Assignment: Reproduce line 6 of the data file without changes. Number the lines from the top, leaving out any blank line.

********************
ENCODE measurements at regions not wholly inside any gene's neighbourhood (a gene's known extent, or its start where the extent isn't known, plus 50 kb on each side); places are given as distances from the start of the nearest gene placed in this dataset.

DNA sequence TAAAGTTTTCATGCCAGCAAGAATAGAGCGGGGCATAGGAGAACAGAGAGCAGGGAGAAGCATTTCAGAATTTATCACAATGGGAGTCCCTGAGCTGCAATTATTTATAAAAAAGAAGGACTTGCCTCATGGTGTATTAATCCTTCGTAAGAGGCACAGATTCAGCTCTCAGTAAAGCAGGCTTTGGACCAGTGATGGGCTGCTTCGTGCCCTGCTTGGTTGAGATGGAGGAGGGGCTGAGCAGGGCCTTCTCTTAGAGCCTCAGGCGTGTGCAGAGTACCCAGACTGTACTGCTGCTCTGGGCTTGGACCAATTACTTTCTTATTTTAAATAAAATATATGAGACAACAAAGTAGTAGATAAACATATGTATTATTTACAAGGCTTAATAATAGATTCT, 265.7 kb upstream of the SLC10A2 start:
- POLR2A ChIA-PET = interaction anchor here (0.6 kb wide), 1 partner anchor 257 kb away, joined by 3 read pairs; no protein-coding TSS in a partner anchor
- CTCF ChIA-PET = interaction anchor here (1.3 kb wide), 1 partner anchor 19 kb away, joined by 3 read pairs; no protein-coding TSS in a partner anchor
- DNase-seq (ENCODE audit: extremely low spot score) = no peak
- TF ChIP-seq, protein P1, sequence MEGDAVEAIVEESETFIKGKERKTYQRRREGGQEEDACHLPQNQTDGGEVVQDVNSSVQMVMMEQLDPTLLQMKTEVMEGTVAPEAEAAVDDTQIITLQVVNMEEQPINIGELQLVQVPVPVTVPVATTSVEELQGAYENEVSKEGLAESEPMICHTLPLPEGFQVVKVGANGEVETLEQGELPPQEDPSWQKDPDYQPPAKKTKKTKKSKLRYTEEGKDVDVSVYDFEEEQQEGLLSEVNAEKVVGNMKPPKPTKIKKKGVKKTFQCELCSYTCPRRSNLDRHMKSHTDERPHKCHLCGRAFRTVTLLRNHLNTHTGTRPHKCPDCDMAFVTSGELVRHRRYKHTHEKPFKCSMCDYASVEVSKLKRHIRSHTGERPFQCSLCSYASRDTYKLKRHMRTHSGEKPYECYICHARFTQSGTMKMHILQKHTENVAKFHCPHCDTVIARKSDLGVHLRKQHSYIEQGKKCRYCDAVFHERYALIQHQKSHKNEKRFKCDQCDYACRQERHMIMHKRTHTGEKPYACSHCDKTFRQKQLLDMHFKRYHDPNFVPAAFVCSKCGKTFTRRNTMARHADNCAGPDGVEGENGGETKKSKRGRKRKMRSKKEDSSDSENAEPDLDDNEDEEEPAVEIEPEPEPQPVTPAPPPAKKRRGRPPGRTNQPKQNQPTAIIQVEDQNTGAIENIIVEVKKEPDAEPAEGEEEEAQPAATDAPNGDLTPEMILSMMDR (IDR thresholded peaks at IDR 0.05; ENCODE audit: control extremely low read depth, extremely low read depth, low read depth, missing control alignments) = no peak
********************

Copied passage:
- TF ChIP-seq, protein P1, sequence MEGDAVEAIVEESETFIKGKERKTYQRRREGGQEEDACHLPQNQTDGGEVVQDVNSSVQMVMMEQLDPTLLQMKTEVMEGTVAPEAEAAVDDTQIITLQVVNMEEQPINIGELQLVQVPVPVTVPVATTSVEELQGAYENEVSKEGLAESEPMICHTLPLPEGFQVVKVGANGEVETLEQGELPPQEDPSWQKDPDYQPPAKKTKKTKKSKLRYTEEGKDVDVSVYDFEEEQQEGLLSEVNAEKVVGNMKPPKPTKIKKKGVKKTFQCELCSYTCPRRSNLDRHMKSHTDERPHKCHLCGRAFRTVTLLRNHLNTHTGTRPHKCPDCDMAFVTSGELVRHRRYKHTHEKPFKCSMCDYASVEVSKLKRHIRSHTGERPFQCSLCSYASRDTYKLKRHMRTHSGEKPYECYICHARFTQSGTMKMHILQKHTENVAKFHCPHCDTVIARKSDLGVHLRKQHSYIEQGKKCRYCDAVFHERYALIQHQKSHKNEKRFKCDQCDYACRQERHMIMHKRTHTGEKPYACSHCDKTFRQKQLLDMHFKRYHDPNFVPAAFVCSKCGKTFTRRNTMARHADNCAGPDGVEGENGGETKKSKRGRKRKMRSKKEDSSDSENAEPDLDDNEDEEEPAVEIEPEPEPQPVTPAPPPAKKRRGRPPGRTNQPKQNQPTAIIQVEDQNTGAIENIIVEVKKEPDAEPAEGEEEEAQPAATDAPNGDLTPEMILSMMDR (IDR thresholded peaks at IDR 0.05; ENCODE audit: control extremely low read depth, extremely low read depth, low read depth, missing control alignments) = no peak